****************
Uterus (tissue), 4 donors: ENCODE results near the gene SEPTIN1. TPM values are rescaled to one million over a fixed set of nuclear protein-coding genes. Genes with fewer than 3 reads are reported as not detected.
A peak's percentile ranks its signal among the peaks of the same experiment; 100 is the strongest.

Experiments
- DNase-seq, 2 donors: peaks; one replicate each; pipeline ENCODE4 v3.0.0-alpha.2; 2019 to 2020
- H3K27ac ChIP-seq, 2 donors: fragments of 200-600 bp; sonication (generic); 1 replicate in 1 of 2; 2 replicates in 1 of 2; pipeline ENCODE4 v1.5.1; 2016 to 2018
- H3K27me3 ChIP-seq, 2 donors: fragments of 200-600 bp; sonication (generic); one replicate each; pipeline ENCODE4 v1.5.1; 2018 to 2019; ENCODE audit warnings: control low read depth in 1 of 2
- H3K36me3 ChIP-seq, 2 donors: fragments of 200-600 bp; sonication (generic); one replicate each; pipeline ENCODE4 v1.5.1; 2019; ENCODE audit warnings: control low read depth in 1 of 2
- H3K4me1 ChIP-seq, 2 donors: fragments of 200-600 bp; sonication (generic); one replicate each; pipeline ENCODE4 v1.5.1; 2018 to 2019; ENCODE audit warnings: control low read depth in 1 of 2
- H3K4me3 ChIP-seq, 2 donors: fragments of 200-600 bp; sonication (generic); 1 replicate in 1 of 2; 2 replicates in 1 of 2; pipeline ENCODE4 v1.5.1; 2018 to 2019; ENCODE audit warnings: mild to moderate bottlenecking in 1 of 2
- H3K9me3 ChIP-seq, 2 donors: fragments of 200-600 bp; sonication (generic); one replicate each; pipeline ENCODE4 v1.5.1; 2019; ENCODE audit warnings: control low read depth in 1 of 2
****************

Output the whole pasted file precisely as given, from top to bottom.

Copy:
Uterus (tissue), 4 donors: ENCODE results near the gene SEPTIN1. TPM values are rescaled to one million over a fixed set of nuclear protein-coding genes. Genes with fewer than 3 reads are reported as not detected.
A peak's percentile ranks its signal among the peaks of the same experiment; 100 is the strongest.

Experiments
- DNase-seq, 2 donors: peaks; one replicate each; pipeline ENCODE4 v3.0.0-alpha.2; 2019 to 2020
- H3K27ac ChIP-seq, 2 donors: fragments of 200-600 bp; sonication (generic); 1 replicate in 1 of 2; 2 replicates in 1 of 2; pipeline ENCODE4 v1.5.1; 2016 to 2018
- H3K27me3 ChIP-seq, 2 donors: fragments of 200-600 bp; sonication (generic); one replicate each; pipeline ENCODE4 v1.5.1; 2018 to 2019; ENCODE audit warnings: control low read depth in 1 of 2
- H3K36me3 ChIP-seq, 2 donors: fragments of 200-600 bp; sonication (generic); one replicate each; pipeline ENCODE4 v1.5.1; 2019; ENCODE audit warnings: control low read depth in 1 of 2
- H3K4me1 ChIP-seq, 2 donors: fragments of 200-600 bp; sonication (generic); one replicate each; pipeline ENCODE4 v1.5.1; 2018 to 2019; ENCODE audit warnings: control low read depth in 1 of 2
- H3K4me3 ChIP-seq, 2 donors: fragments of 200-600 bp; sonication (generic); 1 replicate in 1 of 2; 2 replicates in 1 of 2; pipeline ENCODE4 v1.5.1; 2018 to 2019; ENCODE audit warnings: mild to moderate bottlenecking in 1 of 2
- H3K9me3 ChIP-seq, 2 donors: fragments of 200-600 bp; sonication (generic); one replicate each; pipeline ENCODE4 v1.5.1; 2019; ENCODE audit warnings: control low read depth in 1 of 2